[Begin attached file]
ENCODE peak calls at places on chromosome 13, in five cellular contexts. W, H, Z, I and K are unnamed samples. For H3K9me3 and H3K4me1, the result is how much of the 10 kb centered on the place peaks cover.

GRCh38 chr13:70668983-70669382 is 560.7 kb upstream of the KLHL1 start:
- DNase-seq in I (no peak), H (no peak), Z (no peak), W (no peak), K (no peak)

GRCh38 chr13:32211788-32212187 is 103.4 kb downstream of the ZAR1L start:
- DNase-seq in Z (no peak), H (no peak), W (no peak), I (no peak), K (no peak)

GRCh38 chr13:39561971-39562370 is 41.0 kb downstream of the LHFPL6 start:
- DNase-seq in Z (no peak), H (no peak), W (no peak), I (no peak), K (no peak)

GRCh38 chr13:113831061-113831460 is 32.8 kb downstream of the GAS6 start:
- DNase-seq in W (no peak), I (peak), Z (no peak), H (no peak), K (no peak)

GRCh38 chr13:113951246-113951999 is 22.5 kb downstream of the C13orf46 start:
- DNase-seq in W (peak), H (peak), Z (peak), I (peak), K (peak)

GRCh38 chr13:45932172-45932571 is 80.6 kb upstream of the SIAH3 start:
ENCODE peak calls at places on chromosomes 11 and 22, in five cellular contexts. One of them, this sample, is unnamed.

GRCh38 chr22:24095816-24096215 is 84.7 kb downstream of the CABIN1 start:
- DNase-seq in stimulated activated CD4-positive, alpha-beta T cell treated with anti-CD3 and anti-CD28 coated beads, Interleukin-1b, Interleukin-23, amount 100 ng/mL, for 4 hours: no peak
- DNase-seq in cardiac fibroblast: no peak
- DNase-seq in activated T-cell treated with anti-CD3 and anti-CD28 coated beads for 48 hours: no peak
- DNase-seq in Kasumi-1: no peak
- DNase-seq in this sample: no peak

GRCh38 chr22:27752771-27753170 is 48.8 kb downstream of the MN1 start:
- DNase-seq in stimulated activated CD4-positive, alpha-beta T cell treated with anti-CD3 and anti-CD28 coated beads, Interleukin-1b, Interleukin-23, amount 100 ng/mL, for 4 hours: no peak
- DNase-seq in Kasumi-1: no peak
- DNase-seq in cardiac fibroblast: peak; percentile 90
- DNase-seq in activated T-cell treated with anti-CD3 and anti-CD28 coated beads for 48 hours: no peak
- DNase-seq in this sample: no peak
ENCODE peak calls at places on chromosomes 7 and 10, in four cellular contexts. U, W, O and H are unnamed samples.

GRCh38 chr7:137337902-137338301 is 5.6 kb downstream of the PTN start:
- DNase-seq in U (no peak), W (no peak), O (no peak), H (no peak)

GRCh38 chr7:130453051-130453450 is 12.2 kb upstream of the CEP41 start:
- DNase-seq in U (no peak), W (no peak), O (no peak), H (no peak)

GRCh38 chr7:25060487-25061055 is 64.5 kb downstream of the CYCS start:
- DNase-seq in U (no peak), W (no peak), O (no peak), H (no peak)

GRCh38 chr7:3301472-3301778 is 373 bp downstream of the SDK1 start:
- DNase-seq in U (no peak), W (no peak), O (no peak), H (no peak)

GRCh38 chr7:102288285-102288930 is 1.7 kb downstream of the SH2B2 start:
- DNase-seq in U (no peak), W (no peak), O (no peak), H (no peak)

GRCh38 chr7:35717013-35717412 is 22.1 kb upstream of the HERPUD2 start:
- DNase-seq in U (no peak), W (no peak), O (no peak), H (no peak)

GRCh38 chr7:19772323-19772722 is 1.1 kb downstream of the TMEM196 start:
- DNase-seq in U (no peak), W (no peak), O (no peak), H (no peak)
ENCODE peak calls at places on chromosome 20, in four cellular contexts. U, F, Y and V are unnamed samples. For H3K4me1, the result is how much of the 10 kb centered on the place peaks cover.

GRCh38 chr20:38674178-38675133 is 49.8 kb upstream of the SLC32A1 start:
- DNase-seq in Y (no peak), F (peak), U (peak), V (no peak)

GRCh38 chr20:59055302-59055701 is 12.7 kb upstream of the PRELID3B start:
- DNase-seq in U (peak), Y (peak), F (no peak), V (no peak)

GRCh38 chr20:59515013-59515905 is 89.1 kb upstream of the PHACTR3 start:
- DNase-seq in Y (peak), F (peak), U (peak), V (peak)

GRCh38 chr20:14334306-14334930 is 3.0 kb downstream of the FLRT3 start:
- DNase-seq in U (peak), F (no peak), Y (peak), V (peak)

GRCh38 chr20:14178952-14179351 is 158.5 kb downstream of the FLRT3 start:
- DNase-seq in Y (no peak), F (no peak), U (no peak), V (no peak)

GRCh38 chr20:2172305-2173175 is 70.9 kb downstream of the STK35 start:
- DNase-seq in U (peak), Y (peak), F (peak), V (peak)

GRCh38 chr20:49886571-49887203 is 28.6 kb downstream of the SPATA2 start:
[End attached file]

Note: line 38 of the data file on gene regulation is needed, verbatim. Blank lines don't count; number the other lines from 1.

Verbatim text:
- DNase-seq in U (no peak), W (no peak), O (no peak), H (no peak)